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Liu Xiaobo’s Death is a Stain on the CPC, International Community Must Press for Liu Xia’s Freedom

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July 13, 2017

Human Rights in China mourns in great sorrow the tragic passing of Liu Xiaobo (刘晓波) today, at age 61. Liu was a proponent of a nonviolent citizens’ movement and a leading advocate for constitutional democracy in China. He was a Nobel Peace laureate who envisioned a better future for the people of China and, in the end, sacrificed his life in appealing for a peaceful political transformation to reach that future. In exhorting not only the Chinese government but also the Chinese people to do their part to create this better future, Liu was China’s conscience.

“That the Chinese authorities took away Liu’s freedom for articulating this vision, in Charter 08 and articles that he wrote, highlights the cowardice and moral void of this regime. That they allowed prison to ruin his health marks its brutality,” said Sharon Hom, Executive Director of Human Rights in China. “And that they denied his final wish to leave China for medical treatment—in an ultimate assault to Liu’s dignity—lays bare its true face and inhumanity.”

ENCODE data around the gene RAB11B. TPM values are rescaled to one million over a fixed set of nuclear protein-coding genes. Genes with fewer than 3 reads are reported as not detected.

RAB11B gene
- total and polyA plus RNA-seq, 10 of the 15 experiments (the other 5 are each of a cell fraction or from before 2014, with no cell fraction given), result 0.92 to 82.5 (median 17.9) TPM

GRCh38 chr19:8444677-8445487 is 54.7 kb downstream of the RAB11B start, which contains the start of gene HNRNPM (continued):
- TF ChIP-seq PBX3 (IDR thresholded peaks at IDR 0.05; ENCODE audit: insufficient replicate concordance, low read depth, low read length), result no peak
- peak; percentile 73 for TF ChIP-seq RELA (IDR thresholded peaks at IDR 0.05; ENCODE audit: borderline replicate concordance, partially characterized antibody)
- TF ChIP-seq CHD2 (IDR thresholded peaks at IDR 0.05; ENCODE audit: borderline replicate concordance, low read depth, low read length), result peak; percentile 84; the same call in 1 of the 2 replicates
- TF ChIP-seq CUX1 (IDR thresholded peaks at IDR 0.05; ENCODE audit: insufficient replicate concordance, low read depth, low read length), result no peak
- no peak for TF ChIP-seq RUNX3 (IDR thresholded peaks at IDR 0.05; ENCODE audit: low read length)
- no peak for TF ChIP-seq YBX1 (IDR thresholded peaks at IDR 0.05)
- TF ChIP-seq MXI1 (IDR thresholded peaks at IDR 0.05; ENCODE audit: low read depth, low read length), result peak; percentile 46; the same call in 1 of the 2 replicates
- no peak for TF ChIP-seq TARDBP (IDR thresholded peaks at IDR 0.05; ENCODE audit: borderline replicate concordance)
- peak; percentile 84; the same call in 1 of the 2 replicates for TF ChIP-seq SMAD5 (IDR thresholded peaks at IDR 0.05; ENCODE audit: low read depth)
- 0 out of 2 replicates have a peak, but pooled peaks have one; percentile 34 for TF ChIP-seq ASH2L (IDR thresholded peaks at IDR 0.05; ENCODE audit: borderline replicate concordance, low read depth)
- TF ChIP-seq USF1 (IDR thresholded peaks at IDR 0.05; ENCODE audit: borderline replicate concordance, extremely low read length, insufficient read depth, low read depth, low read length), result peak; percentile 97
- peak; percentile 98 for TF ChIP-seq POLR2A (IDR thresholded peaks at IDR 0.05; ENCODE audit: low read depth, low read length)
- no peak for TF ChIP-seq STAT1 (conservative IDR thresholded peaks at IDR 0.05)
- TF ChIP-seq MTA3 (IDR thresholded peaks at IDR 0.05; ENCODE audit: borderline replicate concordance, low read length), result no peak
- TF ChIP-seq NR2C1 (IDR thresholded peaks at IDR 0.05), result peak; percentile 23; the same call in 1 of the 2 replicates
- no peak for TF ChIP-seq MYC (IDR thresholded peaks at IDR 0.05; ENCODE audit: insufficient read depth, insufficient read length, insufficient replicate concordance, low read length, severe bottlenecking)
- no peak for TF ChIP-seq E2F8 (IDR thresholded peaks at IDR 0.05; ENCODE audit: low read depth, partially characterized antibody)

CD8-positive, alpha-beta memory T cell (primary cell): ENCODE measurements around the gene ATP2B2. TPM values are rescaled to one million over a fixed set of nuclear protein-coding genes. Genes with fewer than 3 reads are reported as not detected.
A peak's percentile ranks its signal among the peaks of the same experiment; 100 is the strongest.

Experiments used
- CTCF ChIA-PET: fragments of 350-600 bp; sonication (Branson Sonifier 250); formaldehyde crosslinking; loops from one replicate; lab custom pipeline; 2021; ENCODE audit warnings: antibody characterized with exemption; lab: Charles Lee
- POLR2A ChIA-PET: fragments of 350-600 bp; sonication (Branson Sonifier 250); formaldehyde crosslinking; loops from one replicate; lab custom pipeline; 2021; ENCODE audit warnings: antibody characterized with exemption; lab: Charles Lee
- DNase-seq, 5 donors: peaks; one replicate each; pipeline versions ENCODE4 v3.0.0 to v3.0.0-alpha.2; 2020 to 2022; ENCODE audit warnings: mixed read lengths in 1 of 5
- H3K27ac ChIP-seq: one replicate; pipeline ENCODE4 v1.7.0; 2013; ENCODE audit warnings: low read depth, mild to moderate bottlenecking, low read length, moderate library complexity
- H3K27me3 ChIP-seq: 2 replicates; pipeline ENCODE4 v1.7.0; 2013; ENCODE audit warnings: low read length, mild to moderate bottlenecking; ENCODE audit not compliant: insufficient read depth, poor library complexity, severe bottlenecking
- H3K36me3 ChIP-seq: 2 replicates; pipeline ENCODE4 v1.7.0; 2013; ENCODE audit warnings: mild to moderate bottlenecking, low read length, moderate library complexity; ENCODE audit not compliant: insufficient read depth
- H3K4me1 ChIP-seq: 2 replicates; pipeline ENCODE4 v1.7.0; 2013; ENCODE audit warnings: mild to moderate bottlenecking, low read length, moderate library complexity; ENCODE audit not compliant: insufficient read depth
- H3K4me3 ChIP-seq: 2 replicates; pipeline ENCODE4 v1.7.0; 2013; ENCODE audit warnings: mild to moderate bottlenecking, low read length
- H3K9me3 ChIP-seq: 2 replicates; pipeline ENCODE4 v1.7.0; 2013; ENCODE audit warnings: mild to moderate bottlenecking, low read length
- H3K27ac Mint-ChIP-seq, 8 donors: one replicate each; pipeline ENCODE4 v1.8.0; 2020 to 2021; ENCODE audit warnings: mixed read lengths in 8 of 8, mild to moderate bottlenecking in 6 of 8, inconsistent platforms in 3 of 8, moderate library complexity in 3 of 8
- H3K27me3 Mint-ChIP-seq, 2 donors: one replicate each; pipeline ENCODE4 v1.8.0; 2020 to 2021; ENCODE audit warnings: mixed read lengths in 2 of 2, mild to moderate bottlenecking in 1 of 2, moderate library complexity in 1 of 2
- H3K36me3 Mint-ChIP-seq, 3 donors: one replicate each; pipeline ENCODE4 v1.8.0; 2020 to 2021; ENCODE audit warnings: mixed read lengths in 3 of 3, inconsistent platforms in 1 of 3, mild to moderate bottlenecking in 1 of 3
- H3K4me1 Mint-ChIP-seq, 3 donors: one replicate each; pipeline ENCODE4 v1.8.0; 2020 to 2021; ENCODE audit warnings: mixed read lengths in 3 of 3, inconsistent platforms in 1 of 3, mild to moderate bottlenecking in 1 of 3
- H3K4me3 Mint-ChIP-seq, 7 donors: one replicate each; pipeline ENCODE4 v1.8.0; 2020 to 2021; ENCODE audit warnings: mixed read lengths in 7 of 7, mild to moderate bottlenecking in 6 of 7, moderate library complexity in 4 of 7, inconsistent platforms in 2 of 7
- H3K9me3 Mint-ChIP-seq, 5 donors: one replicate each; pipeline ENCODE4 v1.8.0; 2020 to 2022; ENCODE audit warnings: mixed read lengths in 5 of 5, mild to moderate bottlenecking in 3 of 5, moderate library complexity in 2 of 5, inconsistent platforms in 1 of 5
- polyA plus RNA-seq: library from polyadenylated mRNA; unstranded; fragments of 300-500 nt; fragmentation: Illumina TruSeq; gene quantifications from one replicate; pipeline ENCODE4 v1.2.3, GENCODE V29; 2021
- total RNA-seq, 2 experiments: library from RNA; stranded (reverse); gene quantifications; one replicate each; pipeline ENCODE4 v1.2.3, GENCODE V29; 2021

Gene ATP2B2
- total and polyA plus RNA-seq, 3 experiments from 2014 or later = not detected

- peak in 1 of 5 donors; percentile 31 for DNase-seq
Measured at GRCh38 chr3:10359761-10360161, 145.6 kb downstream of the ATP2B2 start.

The Chinese authorities must make a full accounting of the medical care that was provided or not provided to Liu in prison, and explain how his liver cancer was not diagnosed until the very late stage.

After the loss of Liu Xiaobo, the international community now has an urgent task: governments must take immediate concerted actions to demand that Chinese authorities free Liu’s wife, Liu Xia (刘霞), from the prison of China. Liu Xia has been under house arrest, without any legal basis whatsoever, since October 2010, right after the Nobel Committee announced the Peace Prize for Liu Xiaobo. She has long suffered deep depression.

The Chinese authorities must restore Liu Xia’s freedom, so that she can travel abroad, and accept the Nobel Peace Prize on her late husband’s behalf.

HRIC urges the international community to honor Liu Xiaobo’s life and work by reading his writings, beginning with Charter 08, the final document in his rich spiritual and literary legacy, and the six essays that the authorities cited as evidence of his “crime” of “inciting subversion of state power,” for which he was sentenced to 11 years in prison. The six essays are:

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People gathered in front of Hong Kong’s Court of Final Appeal for a candlelight vigil to demand the release of imprisoned Nobel Peace Laureate Liu Xiaobo, who is suffering from late-stage liver cancer and has been transferred out of prison to a hospital for treatment.

HRIC Resources on Liu Xiaobo

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